My Flanneryesque Burger Project

I’ve been hankering for a good burger the last couple of weeks and while I really wanted to bite again on the Flannery burger specials on Gilt Taste I just couldn’t fit it in the budget. I was determined to do something this week so I enlisted the help of my local meat market. I tried to use a basic template of Bryan’s burger blends, fit to what was available.

It was about 5lbs all together using roughly 1.25lbs of each cut. My local shop has fantastic stuff, most of it is prime or choice stuff marbled well enough to be close to prime.

This first blend was comprised of:
Top Sirloin
Boneless chuck
Flat Iron

The butcher dissuaded me from using the ribs as they were $7/lb and included a lot of bone, but I think I will just do it next time.

There was nice marbling in all the cuts and a big chunk of fat in the brisket and some nice sized ones in the chuck and sirloin. They cut out a small bone and nerve from the chuck and a nerve out of the Flat iron, then cubed it up and ground it once for me. I thought about doing a second but decided to defer this time. When I got home the meat was a bit uneven so I put it in a metal bowl and hand stirred it to even it out and then pattied it all up in 2-patty portions of about 1/4-1/3lb per patty for long term storage. I wanted to put it through the foodsaver but it crapped out so I just used ziplock bags.

I’m on my second round tonight and loving it. The final cost was a shade over $5/lb.

I’ll post a few pics the next time I cook them, and round two will include some pictures from the butcher’s.

The fat distribution was nice and even. The patties cooked well in my cast iron pan on the stove. The taste of this blend is flavorful and savory, and while it has plenty of juicyness and fat it’s not nearly what the Flannery burgers throw.

Sounds good Brent!

Nice. That less than 1/2 the cost of the monthly burger deals at Flannery’s. Any idea what percent fat you had in your mix? For that matter, does anyone out there know how to calculate percent fat, given the cuts and grades used?


Good questions. But if the Flannery blends are around 75% then based by the grease mine threw I would say the blend was 80-85%. I didn’t find the burgers dry at all, however, but there was much less fat in the pan.

At the butcher it’s really just by eyeball, short of sending a sample for analysis I don’t know how you could really determine the exact fat content. That’s why we tried to find a couple of pieces that had some good fat chunks in them. It would be more helpful to show with pictures which is why I’ll go prepared next time and take before and after shots of the cuts.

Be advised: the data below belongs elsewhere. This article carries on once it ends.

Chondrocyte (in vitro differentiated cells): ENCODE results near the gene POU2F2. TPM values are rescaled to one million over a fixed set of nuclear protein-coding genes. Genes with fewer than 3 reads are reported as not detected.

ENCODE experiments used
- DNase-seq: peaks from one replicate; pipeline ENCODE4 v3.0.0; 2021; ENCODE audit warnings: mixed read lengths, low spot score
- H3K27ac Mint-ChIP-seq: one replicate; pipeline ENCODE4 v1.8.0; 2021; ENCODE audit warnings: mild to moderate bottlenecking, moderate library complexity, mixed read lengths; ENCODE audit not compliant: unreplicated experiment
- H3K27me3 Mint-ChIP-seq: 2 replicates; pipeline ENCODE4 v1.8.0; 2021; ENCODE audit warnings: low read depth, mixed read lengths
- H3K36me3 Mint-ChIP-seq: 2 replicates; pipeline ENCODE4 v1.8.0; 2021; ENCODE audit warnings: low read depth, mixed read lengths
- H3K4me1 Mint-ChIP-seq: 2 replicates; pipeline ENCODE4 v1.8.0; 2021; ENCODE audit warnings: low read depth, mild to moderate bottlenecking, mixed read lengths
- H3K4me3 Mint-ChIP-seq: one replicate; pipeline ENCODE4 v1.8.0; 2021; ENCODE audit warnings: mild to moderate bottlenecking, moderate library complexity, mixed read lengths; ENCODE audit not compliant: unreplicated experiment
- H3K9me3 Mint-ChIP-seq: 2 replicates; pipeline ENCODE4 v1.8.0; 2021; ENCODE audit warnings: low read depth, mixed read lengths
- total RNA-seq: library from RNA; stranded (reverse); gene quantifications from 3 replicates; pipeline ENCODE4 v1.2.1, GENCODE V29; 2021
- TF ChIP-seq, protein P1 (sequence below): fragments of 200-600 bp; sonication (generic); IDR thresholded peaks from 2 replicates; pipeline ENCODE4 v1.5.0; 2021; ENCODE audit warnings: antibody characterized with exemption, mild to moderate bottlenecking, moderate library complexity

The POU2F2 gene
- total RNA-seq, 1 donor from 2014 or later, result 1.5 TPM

That rocks that they’ll grind it for you! I’ve done the same thing with meats at King’s. The last batch I did was brisket, ground Wagyu, Wagyu skirt steak, and boneless short rib. Unfortunately, they wouldn’t grind it for me, however, my wife got me the grinder attachment for the Kitchen Aid mixer and it worked well! Love doing custom blends, and it adds such nice flavor doing different meats! Look forward to hearing your next blend! -mJ

Great info, Brent! I’m actually thinking about doing the same thing w Dewars since I’m no longer buying from Flannery.

Here are a couple of my burger patty pics. Took them with my IPhone, the lighting is a bit off but you should be able to get the idea.

Can’t say that I am burger guru, I eat about 3 per year but people love the one’s I make with a little ground lamb.

It’s a riff on the burger Marlowe (in SF) produces…and i make my own horseradish aioli

I think the lamb adds a nice amount of gaminess


I have no issues with ground pork or lamb in the burger, but as the ‘typical’ burger is all beef I was trying to keep true to form.

The lamb burgers from Xian Famous Foods are off the hook…

That looks yummy! My lamb burger is only really about 10% ground lamb…the rest is ground sirloin from our local butcher

Good stuff, Brent. Count me in the camp of those who enjoy a good burger. Some of the best I have purchased ground have been Wagyu (We did a burger bash at Lenny’s a year or so back and I forget if you were there or not). Purchased from Fairway at about $8/lb and they were awesome. Did them on Tomcat Brioche rolls with all the fixins’.
These days I do my own grounding so approach is different than just paying at the till. I like to get different cuts and have found the one thing that does not really work for me is the brisket. Ribs work best for me with a sirloin mix.The key is grinding myself on my KA. I love it.
We should do a burger group thing at my home soon. I would love to ‘mix’ it up and have been looking for a reason to have another Pobega Cab-blast!

Those look excellent. I have to say for those who haven’t tried it, the next time you make homemade burgers try the “smash technique” - it produces a very different burger than the thicker, New York style patty that you often get, and I have to say it’s incredible.

Mike, I missed that one but Tomcat Brioche…mmm…you’re making me think…

As far as the grinding goes my roommate is the official owner of the house Kitchenaid mixer, and unfortunately the attachment hub is shot so no grinding for me. I actually found a great hand grinder in my grandma’s basement but it really needs to be re-chromed before I use it as it’s rusty. Now that I have this butcher across the street, however I’m not much motivated to grind at home. It’s good to know that Fairway will grind as well, I’ll have to revisit them but every time I go in there I just feel like the meat prices are crazy.

Thomas, I prefer the thick patty to the smash method by a long shot, and IMO when you are using real fresh ground beef vs. store-bought pre-ground hamburger I think the difference is negligible. Also, I spent 3.5yrs working at McDonald’s in high school so I know a bit about searing a burger on a flat metal surface…

Supersize me!

Eat at McDonald’s enough and that takes care of itself.